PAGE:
Our script for HR says it right there. If you look up past appraisals, you are going to have less work and fewer fights on your hands. Virtually every boss writes appraisals assuming their way is the right way. Better bosses read past appraisals because they know that the "right way" depends on context and perspective.

Wednesday, October 13, 2021

Management Delusions: My Employees Will Come to Me

Actions to take: Accept the fact that employees only come to their bosses when the matter is urgent or extremely important. Recognize that those few interactions are not enough to meaningfully manage a person. Create an environment where your employees have regular, frequent opportunities to share and discuss things that are not just urgent or important problems. By far, the easiest way to accomplish that goal is through weekly one-on-one meetings.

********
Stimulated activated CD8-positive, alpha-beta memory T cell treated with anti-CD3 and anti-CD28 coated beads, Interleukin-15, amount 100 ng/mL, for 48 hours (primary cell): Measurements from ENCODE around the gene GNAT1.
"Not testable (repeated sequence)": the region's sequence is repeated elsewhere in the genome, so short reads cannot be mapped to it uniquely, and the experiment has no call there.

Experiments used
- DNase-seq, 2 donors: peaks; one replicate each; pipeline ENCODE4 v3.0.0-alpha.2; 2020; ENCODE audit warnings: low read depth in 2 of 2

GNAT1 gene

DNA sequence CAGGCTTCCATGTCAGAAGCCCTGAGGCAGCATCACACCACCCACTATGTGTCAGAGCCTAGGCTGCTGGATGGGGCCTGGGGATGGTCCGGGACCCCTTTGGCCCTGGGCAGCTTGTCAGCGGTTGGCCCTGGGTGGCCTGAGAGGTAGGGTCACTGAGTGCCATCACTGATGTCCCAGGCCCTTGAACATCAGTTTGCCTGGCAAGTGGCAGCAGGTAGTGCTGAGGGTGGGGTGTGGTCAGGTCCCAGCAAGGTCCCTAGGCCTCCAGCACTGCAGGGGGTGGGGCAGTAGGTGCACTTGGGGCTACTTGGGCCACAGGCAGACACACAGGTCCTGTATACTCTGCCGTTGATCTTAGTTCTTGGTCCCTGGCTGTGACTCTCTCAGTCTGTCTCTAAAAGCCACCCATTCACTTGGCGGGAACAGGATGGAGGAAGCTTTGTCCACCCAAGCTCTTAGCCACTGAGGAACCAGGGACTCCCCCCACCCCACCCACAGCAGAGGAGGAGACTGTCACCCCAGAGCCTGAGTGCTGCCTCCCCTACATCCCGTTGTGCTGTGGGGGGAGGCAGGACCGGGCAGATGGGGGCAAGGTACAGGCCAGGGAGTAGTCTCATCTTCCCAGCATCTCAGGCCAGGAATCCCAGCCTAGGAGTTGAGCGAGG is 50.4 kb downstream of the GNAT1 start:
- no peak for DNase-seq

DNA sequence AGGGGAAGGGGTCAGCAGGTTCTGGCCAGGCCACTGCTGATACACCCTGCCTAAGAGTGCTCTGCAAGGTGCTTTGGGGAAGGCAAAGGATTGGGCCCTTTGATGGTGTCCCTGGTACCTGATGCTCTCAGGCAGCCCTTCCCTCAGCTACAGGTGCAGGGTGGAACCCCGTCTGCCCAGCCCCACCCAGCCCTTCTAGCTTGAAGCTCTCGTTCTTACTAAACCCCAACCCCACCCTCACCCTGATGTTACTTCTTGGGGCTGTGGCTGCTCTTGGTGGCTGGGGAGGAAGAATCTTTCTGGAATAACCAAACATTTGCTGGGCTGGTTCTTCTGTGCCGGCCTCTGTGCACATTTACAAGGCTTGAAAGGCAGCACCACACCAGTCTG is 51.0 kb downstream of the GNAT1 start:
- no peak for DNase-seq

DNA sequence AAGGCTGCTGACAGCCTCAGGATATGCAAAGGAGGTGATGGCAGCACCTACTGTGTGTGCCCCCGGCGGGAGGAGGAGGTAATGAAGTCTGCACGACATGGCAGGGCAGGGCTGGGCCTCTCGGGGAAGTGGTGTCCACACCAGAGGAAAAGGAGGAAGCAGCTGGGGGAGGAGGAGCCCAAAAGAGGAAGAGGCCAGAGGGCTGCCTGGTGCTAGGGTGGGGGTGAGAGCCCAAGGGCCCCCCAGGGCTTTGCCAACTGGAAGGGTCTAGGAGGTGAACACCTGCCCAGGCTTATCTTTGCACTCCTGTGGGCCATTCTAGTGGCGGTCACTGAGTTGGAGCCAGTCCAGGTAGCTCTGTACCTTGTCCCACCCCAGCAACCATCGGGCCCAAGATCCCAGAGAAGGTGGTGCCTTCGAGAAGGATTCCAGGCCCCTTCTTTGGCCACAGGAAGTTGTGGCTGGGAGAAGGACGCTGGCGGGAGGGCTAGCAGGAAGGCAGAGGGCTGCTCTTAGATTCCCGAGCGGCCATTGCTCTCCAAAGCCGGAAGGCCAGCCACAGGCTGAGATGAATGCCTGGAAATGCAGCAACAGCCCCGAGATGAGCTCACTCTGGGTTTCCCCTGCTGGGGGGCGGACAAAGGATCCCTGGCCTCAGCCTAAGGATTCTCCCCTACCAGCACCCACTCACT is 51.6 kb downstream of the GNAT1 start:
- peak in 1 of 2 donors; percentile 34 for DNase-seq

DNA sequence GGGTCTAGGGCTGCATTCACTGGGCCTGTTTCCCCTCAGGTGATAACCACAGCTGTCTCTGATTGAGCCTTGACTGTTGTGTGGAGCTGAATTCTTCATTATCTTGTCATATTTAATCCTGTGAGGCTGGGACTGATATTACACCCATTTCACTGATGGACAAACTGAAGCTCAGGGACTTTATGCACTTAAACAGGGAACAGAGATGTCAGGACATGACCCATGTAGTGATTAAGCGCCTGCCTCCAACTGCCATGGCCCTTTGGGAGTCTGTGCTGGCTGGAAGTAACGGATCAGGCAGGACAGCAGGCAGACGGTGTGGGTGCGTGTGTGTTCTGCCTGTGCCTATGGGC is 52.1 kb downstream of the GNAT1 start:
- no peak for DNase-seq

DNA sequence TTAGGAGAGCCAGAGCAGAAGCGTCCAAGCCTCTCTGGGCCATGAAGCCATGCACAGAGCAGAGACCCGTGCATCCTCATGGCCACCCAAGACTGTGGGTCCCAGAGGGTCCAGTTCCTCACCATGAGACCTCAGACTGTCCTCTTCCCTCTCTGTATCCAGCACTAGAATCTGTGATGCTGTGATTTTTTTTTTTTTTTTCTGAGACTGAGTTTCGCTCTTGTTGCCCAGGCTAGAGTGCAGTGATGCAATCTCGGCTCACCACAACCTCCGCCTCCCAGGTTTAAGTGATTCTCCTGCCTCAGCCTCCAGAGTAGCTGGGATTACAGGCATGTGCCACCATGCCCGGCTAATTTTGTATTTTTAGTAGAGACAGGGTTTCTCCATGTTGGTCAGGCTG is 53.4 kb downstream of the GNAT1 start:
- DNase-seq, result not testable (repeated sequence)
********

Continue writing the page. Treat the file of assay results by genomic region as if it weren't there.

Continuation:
Many well-intentioned but wrong-thinking managers push back against weekly one-on-ones. They see the weekly meeting as overly invasive, something that inserts them too deeply into their employees' work. In short, weekly one-on-ones are micromanagement to them. Invariably, when a manager takes this line in a conversation with me, they will say, "I have a great relationship with my employees. They know my door is open. If they need anything, they'll come to me."

The hard thing about convincing these managers is that, in a way, they are right. They are imagining capital "P" Problems when they think about their employees coming to them. Yes, employees will alert you to urgent business when necessary. Even generally unapproachable bosses will be told about major issues that need their attention.

Their wrong-thinking has nothing to do with that scenario. Their wrong-thinking comes from what they perceive as the purpose of their role. "My employees will come to me" springs from the school of thought that managers are primarily there to put out fires. It is in the same vein as "hire good people and get out of the way." Employees work virtually without guidance until a problem big enough for the manager comes along. Then, and only then, the manager steps in.